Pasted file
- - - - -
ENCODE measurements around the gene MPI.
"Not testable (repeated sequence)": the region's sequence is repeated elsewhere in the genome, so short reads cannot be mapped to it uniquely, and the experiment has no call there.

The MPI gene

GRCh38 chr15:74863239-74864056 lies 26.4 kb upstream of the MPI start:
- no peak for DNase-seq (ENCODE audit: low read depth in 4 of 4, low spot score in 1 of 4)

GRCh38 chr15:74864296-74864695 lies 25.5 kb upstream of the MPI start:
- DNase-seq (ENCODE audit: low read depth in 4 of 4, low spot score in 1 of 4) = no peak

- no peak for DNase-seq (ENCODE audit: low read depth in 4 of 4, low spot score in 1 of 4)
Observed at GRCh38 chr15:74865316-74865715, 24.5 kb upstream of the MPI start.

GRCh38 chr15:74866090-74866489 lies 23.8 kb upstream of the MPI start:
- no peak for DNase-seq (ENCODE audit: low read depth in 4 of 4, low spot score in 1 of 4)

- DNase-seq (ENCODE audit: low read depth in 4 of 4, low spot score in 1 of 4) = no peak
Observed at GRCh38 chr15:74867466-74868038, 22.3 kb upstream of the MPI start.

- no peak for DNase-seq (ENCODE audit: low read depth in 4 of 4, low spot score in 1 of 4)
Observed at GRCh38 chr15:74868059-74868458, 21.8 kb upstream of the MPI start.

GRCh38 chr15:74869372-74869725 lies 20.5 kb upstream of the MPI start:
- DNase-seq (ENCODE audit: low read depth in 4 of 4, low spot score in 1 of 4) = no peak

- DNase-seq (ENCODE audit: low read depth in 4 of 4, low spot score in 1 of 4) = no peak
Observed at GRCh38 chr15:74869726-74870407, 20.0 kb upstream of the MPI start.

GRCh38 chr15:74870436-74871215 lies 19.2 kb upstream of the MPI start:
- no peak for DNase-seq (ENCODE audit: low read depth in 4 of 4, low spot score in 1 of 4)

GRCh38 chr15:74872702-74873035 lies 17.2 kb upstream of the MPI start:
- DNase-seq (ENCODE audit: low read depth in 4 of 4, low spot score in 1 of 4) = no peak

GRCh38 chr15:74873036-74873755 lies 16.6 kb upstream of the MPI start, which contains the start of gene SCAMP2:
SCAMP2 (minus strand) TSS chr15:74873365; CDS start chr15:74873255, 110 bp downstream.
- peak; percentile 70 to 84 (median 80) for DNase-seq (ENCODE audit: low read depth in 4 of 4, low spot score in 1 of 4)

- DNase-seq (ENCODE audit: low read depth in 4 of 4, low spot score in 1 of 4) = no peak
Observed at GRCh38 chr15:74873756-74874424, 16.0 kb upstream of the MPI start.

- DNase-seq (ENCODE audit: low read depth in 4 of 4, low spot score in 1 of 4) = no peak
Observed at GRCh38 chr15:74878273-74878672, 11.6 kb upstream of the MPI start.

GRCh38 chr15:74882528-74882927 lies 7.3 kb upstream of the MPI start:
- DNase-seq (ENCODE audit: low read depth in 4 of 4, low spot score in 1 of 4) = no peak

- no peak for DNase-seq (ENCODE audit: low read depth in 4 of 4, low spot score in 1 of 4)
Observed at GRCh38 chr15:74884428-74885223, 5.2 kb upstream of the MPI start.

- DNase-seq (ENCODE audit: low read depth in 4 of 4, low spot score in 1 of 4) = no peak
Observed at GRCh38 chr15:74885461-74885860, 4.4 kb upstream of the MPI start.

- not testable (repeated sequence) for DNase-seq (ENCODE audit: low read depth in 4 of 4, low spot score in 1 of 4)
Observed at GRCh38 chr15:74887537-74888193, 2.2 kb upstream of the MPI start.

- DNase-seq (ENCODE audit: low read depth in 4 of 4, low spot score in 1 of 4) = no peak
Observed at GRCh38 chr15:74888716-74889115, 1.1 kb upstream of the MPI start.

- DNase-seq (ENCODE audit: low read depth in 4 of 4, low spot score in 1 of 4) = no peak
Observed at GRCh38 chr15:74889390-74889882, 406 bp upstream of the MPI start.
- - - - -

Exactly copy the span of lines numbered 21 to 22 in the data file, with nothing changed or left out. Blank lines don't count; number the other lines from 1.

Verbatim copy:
- no peak for DNase-seq (ENCODE audit: low read depth in 4 of 4, low spot score in 1 of 4)

GRCh38 chr15:74872702-74873035 lies 17.2 kb upstream of the MPI start: